This is the time of year when you might be doubting your discipline to keep your New Year’s resolutions. Everyone likes to start the year off in the positive frame of mind. For me, one of my biggest resolutions in 2013 was paying it forward. Seeing the smiles on other people around me from simple things that I had done to make their daily lives better was truly rewarding. So when 2014 started, I reminded myself of that resolution and decided to continue making it a part of my daily mindset.

It began in December last year when my family, like so many others, was affected by the tragedy at Sandy Hook Elementary. When I saw the photograph and headline flash across my newsfeed, I can’t begin to describe the fear. My niece and nephew attended Sandy Hook Elementary and my niece was in her third-grade classroom the day of the tragedy. My nephew, thankfully, had afternoon kindergarten that day. They both were safe, but our lives were forever changed.

In the weeks following, the question that so many people asked me was, “What can I do to help?” For me, the answer was easy: Pay it forward.

Then I stumbled across a company that makes doing that easier than ever.

When I learned about Karma Kitchen, a pop-up restaurant located in Berkeley, Calif., I wanted to share the story because the concept is so simple. The restaurant makes it easy for diners to pay it forward and give back to the community — specifically, the patrons who dine after you. Here’s how it works: each Sunday, volunteers cook and serve food to diners who then pay any amount of money they wish to contribute toward the next patron’s meal. The bill always reads $0.00, with a note that says, “In the spirit of generosity, someone who came before you made a gift of this meal. Now, it’s your chance to pay-it-forward for a future guest and continue the circle of giving.”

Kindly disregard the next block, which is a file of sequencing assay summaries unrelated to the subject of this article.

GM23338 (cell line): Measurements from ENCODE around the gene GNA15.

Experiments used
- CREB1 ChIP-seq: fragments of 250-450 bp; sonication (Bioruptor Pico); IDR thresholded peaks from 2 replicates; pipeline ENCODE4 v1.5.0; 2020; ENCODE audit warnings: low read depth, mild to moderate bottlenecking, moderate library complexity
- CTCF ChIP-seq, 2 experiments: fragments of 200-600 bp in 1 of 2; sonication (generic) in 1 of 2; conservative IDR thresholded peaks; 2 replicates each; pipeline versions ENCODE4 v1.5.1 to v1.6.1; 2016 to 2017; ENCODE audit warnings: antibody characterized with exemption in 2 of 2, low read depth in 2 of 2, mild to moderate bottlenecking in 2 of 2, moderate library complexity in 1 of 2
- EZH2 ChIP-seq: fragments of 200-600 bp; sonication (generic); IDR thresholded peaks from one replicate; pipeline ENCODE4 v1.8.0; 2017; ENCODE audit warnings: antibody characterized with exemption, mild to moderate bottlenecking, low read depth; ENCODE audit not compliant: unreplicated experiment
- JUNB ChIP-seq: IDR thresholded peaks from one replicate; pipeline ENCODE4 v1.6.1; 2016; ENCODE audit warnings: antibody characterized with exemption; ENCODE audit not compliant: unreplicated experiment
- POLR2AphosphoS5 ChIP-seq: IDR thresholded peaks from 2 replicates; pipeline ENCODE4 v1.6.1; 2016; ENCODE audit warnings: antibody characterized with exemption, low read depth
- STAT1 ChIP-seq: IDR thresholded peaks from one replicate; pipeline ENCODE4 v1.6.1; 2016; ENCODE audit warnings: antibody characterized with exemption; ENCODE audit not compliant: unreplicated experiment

While it’s hard to believe that a restaurant with no prices on the menu can be successful, it’s obvious that many people believe strongly in this concept. Karma Kitchen started in 2007 and has served more than 30,000 meals with volunteers donating more than 20,000 hours. It has been so successful that there are now half-a-dozen chapters around the world, including Washington, D.C., and Chicago.

“It baffles people to know that Karma Kitchen has no tracking systems — we don’t monitor how much individual tables receive and how much they give,” Pavithra Mehta recently wrote in a YES! Magazine  article. “Instead, we just focus on giving everyone a genuine experience of generosity.”

You can learn more about the culture of Karma Kitchen in the video below:

Karma Kitchen from Katie Teague on Vimeo.

Creating a new dynamic – a gift economy – is not only a way to connect with our community, but it’s a shift in focus on the way we think. Instead of consumers, we are contributors. It makes us realize how much we are thankful for and how the simple things, such as paying it forward, can be so rewarding.

This past week I purchased a cup of coffee for the person behind me in line at the local coffee shop. She was surprised and grateful — and she told me that I had just made her day. It made me smile as well, knowing that the simple action helped my day start on the right note, too.

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